Good morning, friends!
I’ve been thinking a lot about the fact that I have a very difficult time reading books. Actually the difficult part is completing books. I get books and start them but rarely complete them.
This year is my year to develop some good habits, better habits, to foster intentionality, purpose and growth in my life. This blog is something that gives me purpose and helps me to grow. It forces me out of the doldrums and inspires intentionality in an area that needs growth. I need to work hard at bringing intentionality to creating an atmosphere where kindling joy is seen in my life and felt in my heart.
So I thought what a better place to have a weekly book club discussion. It doesn’t require me to go anywhere but it holds me accountable to a set schedule. If y’all want to join in and share your own favorite parts of a chapter I am reading then all the more wonderful and inspiring!
I want to start with a book that, twice now, I have started but never finished. A book I was reminded about by a friend and has been truly inspirational to me. I want to restart it and finally finish. I have spoken about it some in the past because it has been eye-opening and inspirational. I want to learn more, to grow and to share. Won’t you join me in reading Nicole Roccas’ book Time and Despondency: Regaining the Present in Faith and Life. It is available in EBook and Audio as well, if you are interested.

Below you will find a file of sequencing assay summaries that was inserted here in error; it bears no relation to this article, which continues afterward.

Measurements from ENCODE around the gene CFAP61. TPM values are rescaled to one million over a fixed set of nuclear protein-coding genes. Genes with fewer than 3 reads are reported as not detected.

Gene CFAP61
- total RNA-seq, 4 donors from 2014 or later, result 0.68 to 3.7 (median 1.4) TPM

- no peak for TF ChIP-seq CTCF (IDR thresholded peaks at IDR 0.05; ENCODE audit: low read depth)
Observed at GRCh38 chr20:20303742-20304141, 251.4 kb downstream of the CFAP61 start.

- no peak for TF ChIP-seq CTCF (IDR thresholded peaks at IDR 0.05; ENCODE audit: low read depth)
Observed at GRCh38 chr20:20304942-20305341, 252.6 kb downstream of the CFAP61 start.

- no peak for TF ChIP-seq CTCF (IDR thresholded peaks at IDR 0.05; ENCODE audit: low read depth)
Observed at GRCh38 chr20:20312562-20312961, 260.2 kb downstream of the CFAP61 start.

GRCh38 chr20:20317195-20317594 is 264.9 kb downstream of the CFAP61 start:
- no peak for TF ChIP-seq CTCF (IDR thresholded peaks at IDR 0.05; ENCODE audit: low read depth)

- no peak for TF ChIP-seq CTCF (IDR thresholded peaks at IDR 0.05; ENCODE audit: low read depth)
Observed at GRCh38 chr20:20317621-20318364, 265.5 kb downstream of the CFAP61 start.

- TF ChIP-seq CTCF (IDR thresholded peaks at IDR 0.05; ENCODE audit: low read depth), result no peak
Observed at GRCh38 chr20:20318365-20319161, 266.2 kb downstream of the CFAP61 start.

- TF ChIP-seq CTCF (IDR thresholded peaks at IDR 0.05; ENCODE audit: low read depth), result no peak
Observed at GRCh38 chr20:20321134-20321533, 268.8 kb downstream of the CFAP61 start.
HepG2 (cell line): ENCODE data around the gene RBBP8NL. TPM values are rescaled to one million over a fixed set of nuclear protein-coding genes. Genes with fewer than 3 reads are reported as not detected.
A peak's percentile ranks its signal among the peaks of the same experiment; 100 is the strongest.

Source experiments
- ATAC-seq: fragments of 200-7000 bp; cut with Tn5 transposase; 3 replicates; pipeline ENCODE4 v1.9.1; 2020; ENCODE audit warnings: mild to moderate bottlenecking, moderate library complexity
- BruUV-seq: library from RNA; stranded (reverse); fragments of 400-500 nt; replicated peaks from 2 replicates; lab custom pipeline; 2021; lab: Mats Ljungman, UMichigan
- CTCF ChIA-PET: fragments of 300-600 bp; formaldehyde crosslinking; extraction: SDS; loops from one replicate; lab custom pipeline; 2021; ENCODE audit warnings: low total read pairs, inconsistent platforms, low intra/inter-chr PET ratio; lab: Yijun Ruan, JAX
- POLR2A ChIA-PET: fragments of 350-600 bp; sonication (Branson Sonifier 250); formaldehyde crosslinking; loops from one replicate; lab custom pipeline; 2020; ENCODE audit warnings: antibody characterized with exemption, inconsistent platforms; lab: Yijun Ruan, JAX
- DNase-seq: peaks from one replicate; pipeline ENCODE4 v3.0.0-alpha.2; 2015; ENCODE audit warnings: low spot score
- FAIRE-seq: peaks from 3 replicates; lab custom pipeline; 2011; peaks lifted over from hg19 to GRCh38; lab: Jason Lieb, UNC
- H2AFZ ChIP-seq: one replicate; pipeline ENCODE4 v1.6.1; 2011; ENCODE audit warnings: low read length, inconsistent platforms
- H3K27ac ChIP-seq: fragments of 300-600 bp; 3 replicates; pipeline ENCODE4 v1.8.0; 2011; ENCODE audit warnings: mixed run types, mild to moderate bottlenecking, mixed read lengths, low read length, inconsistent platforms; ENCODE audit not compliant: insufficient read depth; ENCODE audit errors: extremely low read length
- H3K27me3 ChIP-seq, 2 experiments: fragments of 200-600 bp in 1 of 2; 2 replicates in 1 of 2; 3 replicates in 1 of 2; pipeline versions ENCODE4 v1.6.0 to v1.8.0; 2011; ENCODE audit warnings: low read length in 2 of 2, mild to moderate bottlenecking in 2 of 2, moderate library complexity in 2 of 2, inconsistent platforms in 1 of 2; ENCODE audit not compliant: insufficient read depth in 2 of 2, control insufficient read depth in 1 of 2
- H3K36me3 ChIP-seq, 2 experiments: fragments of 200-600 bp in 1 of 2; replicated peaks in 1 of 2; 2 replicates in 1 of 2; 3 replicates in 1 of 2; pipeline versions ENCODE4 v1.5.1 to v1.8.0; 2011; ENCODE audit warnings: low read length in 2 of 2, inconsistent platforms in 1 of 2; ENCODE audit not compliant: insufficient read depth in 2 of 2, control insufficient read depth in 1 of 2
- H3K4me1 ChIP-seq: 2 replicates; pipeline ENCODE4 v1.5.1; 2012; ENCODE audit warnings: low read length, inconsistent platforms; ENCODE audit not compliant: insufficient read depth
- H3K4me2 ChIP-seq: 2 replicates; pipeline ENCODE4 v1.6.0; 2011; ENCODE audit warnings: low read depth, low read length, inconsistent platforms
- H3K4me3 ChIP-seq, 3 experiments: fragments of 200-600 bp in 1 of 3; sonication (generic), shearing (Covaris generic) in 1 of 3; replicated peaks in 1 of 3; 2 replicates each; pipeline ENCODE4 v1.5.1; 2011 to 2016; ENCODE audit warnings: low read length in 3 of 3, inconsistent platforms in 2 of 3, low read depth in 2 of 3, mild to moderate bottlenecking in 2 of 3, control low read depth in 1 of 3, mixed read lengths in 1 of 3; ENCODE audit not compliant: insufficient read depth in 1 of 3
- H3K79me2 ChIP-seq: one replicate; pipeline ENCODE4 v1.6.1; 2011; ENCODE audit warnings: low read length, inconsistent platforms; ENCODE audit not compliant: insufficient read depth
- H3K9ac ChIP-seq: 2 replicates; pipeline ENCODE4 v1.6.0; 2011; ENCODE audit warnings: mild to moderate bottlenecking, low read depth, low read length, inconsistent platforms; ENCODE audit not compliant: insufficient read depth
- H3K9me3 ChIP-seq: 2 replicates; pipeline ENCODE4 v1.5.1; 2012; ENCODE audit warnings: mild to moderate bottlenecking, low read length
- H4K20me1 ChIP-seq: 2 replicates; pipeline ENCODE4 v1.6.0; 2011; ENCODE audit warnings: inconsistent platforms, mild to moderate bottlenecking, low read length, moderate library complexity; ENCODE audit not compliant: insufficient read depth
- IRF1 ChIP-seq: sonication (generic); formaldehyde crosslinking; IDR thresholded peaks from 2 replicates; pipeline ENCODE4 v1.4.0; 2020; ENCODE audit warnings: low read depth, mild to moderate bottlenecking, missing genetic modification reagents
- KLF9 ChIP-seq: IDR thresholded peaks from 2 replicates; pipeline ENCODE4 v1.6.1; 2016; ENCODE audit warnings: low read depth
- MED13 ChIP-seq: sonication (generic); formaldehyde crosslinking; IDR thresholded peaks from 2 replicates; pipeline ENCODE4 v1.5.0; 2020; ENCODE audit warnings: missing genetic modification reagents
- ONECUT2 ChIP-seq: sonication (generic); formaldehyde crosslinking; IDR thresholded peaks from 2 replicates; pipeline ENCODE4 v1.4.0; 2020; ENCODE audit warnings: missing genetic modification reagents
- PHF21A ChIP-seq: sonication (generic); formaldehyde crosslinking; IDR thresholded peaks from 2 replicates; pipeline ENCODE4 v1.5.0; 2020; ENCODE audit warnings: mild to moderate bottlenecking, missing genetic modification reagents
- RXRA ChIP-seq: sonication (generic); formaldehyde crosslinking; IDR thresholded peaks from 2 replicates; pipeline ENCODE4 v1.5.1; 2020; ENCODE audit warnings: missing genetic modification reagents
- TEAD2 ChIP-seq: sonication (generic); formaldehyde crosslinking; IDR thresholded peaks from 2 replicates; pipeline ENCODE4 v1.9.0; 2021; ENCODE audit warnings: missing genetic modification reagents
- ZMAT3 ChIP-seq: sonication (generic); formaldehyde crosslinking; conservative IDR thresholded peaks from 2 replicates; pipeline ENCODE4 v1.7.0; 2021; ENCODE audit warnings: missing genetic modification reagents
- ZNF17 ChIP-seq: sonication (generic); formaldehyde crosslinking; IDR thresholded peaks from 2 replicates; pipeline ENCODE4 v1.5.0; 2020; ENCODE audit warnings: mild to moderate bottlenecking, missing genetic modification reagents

Here is the description from Ancient Faith:
Idleness. Apathy. Restlessness. Procrastination. These are symptoms of what early Christian theologians called despondency (acedia), a spiritual sickness rooted in a lack of care or effort. A condition as old as the ancients, despondency thrives in today’s culture of leisure, anxiety, and digital distraction. Time and Despondency is a penetrating synthesis of ancient theology, spiritual memoir, and self-help practicality. It envisions despondency as the extension of a broken relationship with the experience of time. Driven by the fear of death and the anxiety of living, despondency drives us to abandon the present moment, forsaking the only temporal realm in which we have true fellowship with Christ. The remedies offered by time-honored Christian thinkers for this predicament constitute not only an antidote to despondency but also stepping stones back to the present moment. In regaining the sacredness of time, we re-encounter the Resurrection of Christ in the dark and restless moments of our lives.
Next Monday I will be sharing my thoughts on the Introduction of this book. Won’t you join me? I’d love to hear your thoughts!
I’ll see you next Monday for Book Club!
Have a blessed week!
OH…and just a reminder…20% off in the shop through Wednesday!